With the passage of the Climate Mobilization Act by the New York City Council has come a wave of cautious optimism, as those buildings impacted by the ambitious emissions caps begin to evaluate the potential expenses such massive modifications will likely add to their operating costs.
This cutting-edge legislation is framed around the lofty goal of slashing energy usage in the five boroughs by 40% by the year 2030, a figure which has been met with opposition from real estate developers contending the associated costs of such an initiative will be too heavy a burden for the market to bear, at least initially.
Buildings to Cut Energy Costs or Face Steep Penalty
Buildings represent the largest source of greenhouse gas emissions in New York City, accounting for nearly 67% of the total, due primarily to energy used in heating, cooling, and lighting. Most tend to operate inefficiently, leaking heat in winter and cool air in summer due to the prevalence of inadequate insulation, old windows, and other aging infrastructures.
Under the auspices of Local Law 97, enacted in 2019 as part of the Climate Mobilization Act, those residential and commercial buildings measuring more than 25,000 square feet (about 50,000 structures in total) will be required to cut energy usage and carbon emissions through a variety of measures—green roof design and construction, boiler upgrades, new window installation, additional pipe insulation, and other potentially costly, custom retrofits. Buildings are also permitted to purchase renewable energy credits through the bill’s carbon trading program, which could then be applied to clean energy generated elsewhere.
Failure to comply with these regulations will result in significant fines, calculated as the difference between the emissions limit for the year and actual discharges, multiplied by $268. For skyscrapers such as the Freedom Tower and Empire State Building, these fees can potentially equate to millions of dollars per year, should they fall short of the targets outlined in the bill.
Benchmarking to Set Guidelines Going Forward
Currently, those exempt from this legislation include houses of worship, apartment buildings with rent-regulated units, and certain affordable housing complexes; a caveat many real estate executives have pointed to in claiming these exceptions place an unfair burden on those remaining buildings. Estimates put the cumulative cost to building owners in excess of $4 billion, to be recouped over subsequent years through lower operating expenses.
Others have raised concerns as to whether the new law will discourage landlords from leasing space to businesses inclined to higher levels of energy consumption, particularly those in the media, technology and life sciences industries—the theory being that their excessive energy use may push totals over the designated caps, potentially leading to fines.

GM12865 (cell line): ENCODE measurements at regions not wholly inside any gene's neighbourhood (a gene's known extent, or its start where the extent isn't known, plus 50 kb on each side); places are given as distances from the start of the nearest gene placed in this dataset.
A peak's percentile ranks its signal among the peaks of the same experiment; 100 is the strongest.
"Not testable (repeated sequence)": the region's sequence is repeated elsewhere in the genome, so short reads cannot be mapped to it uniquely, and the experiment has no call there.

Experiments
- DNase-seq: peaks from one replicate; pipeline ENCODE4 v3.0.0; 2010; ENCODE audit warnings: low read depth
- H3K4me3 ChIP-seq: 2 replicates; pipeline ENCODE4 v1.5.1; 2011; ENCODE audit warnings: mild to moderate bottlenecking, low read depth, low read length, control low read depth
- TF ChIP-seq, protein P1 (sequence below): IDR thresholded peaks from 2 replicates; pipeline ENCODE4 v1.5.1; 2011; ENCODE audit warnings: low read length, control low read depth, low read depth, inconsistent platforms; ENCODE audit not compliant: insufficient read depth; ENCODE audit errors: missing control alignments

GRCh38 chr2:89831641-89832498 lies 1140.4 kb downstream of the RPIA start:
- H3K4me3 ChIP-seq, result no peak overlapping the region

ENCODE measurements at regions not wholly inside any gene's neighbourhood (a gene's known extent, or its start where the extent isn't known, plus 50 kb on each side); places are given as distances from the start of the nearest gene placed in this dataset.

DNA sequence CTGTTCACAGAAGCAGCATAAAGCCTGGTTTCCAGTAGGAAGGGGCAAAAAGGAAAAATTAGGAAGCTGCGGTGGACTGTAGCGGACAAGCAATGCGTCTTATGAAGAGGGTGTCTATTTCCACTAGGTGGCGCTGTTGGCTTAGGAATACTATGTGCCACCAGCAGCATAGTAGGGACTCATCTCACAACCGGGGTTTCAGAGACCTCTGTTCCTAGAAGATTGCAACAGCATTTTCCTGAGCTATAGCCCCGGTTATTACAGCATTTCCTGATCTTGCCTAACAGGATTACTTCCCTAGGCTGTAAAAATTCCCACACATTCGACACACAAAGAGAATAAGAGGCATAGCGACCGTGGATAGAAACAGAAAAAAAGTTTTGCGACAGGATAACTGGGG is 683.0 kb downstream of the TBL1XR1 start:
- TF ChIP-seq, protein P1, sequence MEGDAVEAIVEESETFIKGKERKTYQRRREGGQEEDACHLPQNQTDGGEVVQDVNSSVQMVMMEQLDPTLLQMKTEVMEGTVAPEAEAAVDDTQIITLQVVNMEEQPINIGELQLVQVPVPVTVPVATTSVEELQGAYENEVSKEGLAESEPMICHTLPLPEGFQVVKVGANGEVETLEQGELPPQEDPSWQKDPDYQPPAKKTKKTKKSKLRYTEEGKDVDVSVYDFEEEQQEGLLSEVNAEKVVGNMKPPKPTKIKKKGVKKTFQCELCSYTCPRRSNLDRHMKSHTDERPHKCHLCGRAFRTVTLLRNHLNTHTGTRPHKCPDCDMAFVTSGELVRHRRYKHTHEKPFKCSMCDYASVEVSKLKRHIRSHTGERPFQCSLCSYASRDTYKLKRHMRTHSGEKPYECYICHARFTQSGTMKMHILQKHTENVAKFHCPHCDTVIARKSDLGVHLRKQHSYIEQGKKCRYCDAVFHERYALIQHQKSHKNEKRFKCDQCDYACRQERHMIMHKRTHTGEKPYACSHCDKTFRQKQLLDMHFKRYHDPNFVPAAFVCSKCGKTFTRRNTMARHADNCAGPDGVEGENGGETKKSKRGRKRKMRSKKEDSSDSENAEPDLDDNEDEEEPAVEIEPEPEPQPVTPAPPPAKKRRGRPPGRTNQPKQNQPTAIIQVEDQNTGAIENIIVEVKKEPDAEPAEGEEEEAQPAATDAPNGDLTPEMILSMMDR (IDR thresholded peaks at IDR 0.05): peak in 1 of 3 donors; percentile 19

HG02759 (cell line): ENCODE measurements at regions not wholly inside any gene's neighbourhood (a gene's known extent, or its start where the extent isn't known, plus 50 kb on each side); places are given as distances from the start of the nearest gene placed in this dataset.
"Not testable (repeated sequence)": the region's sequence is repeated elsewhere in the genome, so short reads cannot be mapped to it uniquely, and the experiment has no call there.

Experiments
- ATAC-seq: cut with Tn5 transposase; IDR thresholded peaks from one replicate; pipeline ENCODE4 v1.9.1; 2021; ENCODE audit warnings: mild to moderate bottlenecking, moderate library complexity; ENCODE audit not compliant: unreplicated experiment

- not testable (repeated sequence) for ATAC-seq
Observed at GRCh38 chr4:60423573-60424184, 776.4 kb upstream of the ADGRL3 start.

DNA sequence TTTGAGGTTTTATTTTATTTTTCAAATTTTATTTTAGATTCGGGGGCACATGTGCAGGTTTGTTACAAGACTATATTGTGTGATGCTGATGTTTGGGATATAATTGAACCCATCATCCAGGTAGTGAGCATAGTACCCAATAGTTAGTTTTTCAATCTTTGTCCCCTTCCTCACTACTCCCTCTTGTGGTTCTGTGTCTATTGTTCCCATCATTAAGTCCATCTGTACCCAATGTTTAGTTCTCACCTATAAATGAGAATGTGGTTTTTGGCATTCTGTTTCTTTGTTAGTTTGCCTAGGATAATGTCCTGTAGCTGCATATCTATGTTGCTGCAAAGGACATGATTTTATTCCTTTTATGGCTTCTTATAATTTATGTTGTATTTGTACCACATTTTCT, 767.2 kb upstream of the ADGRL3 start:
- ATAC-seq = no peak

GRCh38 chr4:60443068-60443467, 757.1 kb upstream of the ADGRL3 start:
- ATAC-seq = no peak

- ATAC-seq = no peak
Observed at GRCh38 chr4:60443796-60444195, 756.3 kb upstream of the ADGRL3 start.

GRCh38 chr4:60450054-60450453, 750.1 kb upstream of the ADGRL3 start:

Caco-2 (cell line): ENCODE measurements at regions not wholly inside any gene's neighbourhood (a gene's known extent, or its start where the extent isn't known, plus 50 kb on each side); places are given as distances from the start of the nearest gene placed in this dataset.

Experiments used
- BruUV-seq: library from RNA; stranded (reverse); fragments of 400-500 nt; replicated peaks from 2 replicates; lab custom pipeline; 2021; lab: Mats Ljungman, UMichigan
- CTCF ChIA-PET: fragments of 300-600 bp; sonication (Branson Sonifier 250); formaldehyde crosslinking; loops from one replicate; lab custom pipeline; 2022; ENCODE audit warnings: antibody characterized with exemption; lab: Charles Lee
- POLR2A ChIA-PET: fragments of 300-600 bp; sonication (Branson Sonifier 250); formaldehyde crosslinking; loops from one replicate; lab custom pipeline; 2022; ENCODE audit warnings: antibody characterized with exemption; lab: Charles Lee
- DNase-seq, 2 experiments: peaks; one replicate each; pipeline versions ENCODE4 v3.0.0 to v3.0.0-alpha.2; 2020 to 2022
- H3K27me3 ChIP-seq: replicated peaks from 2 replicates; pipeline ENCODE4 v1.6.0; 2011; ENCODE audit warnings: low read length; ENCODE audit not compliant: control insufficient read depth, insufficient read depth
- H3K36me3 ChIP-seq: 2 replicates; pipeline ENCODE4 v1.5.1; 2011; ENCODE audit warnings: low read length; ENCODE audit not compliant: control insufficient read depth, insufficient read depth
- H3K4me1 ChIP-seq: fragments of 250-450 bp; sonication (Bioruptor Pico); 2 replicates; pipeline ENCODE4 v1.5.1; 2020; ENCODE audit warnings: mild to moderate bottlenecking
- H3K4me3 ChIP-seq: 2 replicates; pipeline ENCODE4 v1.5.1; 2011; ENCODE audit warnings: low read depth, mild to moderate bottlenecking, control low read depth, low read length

While the math associated with Local Law 97 is complex, the process of benchmarking has enabled the city to accurately calculate greenhouse gas emissions per square foot for individual buildings using an established formula. Those with specific grievances who wish to appeal may do so with the newly established Office of Building Energy and Emissions Performance.
Climate Change & Social Justice: A Partnership
Though global warming has been a hot button issue for quite some time, the growing urgency of the climate crisis and the recent explosion of dedicated grassroots efforts to combat it ultimately paved the way for passage of this sweeping legislation.
Natural disasters such as Hurricane Sandy demonstrate just how vulnerable coastal cities like New York are to the consequences of climate change, placing the movement at the forefront by emphasizing the need to craft a policy that could ultimately serve as a model for other large cities to follow.
By drawing the connection to larger social justice issues—particularly the disparity in day-to-day experiences of those from lower income communities of color when it comes to dealing with certain issues, including the disproportionate danger of heat waves and growing asthma rates—advocates for environmental justice, fair housing, and labor unions were able to form alliances to overcome the opposition and push through their forward-looking agenda.
NYC to Set the Standard for Carbon Reduction
The Climate Mobilization Act is poised to be the largest carbon reduction initiative for buildings anywhere in the world, expected to vastly increase the number of green roofs, encourage renewable energy, and create thousands of jobs due to the anticipated demand to retrofit buildings with new insulation and other energy efficiency measures.
This widespread incentivization will be facilitated by eco-conscious companies like American Organic Energy and Long Island Compost, whose experts are deftly skilled at designing ecological oases and developing custom soil blends, helping to create a sustainable, energy efficient environment within the urban landscape that this legislation demands.
For further information on green roofs and how they will factor into the requirements of Local Law 97, contact American Organic Energy today.